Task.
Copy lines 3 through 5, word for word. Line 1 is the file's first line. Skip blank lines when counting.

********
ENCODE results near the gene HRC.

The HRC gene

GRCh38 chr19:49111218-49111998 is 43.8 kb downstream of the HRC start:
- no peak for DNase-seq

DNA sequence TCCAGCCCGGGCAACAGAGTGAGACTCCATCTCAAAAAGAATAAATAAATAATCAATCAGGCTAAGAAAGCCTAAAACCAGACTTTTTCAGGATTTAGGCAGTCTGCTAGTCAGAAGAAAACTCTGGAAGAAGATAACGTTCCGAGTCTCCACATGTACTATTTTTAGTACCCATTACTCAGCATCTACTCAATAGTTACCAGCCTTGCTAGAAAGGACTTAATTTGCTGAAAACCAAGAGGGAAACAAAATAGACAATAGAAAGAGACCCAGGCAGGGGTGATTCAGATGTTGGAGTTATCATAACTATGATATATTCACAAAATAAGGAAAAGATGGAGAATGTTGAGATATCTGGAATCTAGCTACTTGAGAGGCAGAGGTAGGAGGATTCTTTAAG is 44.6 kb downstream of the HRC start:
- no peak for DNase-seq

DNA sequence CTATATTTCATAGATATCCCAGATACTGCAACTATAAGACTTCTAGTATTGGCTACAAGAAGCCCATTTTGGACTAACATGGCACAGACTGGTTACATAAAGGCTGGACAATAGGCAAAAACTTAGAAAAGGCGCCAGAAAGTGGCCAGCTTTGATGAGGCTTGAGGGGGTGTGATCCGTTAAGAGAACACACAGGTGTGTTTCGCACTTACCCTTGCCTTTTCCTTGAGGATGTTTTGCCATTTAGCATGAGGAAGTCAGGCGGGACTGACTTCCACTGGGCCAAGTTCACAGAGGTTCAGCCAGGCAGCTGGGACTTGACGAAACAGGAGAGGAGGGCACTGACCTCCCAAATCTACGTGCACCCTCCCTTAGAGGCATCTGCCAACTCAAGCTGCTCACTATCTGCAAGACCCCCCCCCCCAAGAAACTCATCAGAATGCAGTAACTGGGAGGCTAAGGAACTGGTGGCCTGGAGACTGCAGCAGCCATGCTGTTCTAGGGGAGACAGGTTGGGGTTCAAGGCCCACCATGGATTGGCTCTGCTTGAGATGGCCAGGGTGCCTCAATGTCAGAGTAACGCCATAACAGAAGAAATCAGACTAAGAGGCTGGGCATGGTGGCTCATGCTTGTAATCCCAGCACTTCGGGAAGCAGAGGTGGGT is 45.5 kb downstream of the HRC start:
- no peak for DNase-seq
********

GRCh38 chr19:49111218-49111998 is 43.8 kb downstream of the HRC start:
- no peak for DNase-seq

DNA sequence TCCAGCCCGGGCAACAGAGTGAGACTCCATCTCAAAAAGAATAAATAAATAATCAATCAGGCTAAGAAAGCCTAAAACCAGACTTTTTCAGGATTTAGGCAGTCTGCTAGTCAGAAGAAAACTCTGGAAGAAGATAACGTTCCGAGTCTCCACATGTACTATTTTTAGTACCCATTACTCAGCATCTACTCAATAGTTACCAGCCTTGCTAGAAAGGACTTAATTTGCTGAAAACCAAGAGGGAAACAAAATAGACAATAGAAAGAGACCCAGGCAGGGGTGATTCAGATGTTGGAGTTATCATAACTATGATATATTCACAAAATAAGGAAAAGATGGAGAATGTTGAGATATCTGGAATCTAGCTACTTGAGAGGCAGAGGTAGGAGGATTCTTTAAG is 44.6 kb downstream of the HRC start: